9. I’m not certain I’m right (in traditional grammatical terms, which is what I assume you’re talking about); all I can tell you is that my version sounds natural to me, whereas yours sounds wordy and awkward. If yours sounds right to you, then it is right in your idiolect. This is the kind of thing where native speakers often differ.

  10. Yeah, mine is definitely wordy. Still curious to know which is considered grammatically “correct”, even if, as you say, that isn’t the final word.

  11. John Emerson says

    I like Derek’s version, but this kind of construction often gives me trouble.

  12. Anyone got Fowler to hand?

  13. I remember being told a story about how there was no beer in a Nizhni Novgorod hotel in 1987. Almost. Only vodka. There was some beer at the other end of town. Which got delivered. In half an hour. There was only one place that had beer in the whole city.

  14. Well, those were the times when from a twenty or thirty item menu, only one or two dishes would actually be available on any given day, and quite often the wait staff would let you guess until you happened upon the dish they had on offer.
    And beer was seen as a soft drink to wash down your vodka with, so not an essential item.

  15. The story may be true, but it doesn’t seem so plausible to me. Wherein was the offense?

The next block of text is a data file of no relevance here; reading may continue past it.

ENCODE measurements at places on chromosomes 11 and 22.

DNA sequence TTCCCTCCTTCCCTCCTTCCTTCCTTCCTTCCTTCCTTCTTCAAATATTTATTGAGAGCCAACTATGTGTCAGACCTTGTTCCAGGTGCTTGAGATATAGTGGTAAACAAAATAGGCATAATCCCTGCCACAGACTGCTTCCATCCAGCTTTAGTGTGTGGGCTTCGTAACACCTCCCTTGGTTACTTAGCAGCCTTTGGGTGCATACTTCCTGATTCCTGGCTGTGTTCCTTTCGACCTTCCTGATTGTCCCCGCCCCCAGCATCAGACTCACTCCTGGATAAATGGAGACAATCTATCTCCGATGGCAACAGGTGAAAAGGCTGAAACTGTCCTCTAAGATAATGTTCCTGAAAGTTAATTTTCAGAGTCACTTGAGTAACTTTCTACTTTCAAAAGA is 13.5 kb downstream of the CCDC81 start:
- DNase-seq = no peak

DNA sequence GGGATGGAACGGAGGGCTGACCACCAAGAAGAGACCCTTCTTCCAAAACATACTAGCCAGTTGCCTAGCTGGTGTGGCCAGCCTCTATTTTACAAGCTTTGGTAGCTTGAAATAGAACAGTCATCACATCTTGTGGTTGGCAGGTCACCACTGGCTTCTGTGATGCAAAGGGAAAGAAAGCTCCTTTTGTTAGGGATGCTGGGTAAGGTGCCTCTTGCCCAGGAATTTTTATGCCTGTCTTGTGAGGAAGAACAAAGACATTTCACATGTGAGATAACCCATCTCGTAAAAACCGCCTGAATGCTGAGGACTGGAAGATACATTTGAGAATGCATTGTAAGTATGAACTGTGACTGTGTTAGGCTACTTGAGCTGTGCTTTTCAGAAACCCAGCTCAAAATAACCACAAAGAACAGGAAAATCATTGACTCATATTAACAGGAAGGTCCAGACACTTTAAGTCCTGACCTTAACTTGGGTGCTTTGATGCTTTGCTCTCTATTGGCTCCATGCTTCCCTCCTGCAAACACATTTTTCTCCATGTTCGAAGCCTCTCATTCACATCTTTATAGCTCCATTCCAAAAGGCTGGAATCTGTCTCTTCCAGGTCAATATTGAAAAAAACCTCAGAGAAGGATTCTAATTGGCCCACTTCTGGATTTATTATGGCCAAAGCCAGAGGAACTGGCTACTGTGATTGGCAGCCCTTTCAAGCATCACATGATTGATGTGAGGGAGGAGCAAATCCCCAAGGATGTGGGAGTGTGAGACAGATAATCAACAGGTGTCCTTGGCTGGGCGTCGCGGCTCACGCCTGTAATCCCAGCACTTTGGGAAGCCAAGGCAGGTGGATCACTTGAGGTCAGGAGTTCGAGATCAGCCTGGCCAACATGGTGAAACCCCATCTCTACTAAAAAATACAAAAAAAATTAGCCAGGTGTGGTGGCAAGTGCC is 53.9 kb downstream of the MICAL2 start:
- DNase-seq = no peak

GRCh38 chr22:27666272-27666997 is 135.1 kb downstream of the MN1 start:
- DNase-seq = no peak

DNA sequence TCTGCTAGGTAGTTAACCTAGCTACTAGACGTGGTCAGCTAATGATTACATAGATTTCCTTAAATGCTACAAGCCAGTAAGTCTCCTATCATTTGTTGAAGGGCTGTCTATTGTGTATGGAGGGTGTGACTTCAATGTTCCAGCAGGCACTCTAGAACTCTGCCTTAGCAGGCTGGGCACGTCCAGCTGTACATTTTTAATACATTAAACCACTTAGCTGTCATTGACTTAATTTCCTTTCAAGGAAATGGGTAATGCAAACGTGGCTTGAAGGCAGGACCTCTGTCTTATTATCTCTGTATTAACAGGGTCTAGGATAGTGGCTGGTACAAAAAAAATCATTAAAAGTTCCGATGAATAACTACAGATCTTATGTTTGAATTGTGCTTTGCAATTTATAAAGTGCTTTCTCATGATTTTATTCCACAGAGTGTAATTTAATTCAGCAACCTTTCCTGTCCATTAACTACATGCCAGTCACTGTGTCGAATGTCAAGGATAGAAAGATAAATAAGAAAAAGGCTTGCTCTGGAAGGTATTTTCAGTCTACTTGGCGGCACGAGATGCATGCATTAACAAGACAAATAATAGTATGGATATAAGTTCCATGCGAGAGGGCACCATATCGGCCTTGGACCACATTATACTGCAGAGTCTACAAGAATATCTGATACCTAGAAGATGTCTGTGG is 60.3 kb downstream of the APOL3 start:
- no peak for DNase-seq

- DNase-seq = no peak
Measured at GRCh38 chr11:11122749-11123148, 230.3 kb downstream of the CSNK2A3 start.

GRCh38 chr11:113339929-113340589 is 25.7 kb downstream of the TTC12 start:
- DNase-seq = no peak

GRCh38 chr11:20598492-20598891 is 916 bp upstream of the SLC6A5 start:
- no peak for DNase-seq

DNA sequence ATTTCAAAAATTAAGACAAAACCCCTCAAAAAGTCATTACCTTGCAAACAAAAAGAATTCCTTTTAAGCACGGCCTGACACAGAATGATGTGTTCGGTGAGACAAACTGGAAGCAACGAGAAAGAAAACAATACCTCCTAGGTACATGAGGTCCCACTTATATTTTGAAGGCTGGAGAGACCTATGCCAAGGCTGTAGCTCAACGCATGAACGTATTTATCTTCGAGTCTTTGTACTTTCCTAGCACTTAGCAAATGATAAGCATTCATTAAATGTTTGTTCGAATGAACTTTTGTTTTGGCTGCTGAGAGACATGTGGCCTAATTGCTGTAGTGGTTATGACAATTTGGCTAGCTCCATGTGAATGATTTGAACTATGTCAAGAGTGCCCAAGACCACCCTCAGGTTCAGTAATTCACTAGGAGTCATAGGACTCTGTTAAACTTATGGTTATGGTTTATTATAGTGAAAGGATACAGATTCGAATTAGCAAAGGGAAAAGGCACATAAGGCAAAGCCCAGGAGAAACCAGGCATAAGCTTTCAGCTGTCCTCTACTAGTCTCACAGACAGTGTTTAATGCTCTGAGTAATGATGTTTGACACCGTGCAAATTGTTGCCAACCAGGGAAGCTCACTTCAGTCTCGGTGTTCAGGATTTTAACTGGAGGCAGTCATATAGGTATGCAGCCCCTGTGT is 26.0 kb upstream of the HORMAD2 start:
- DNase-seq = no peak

16. I see you haven’t had many dealings with the former Soviet bloc and its inhabitants. If the plane is sitting there, so should you, and we all wait until things change. You, a lowly passenger, have no business troubling the staff of the airplane and are dealt with accordingly. I tried complaining to the dezhurnaya in a Moscow hotel back in the day. Once.

  17. David Marjanović says

    [If Pierre Menard didn’t exist, he would have had to be invented.]

    Compare Jára Cimrman, the greatest Czech of all time and then some.

  18. That’s great — I hadn’t heard of him.

  19. Stu Clayton says

    I immediately thought of Zimmermann when I saw Cimrman. Czech patriots need to be on their toes 24/7:

    The son of Leopold Cimrman, a Czech tailor working in Vienna, and Marlén Cimrmanová, born Jelinková, an Austrian actress, Cimrman was said to have been born in either 1853 or 1859 (though sometimes other years have been cited as required).[3] Of possible Jewish heritage, Cimrman’s name was originally spelt “Zimrman”, like the German surname “Zimmermann”, and he changed it later on as a mark of his Czech patriotism.[3]

  20. Lars Mathiesen (he/him/his) says

    He corresponded with George Bernard Shaw for many years, without response. I’m easy, but that made me chuckle.

  21. David Marjanović says

    Czech patriots need to be on their toes 24/7:

    It’s been observed that Czech politicians often have German names and Austrian politicians tend to have Czech names. That’s already parodied in the names and origins of Jára’s parents.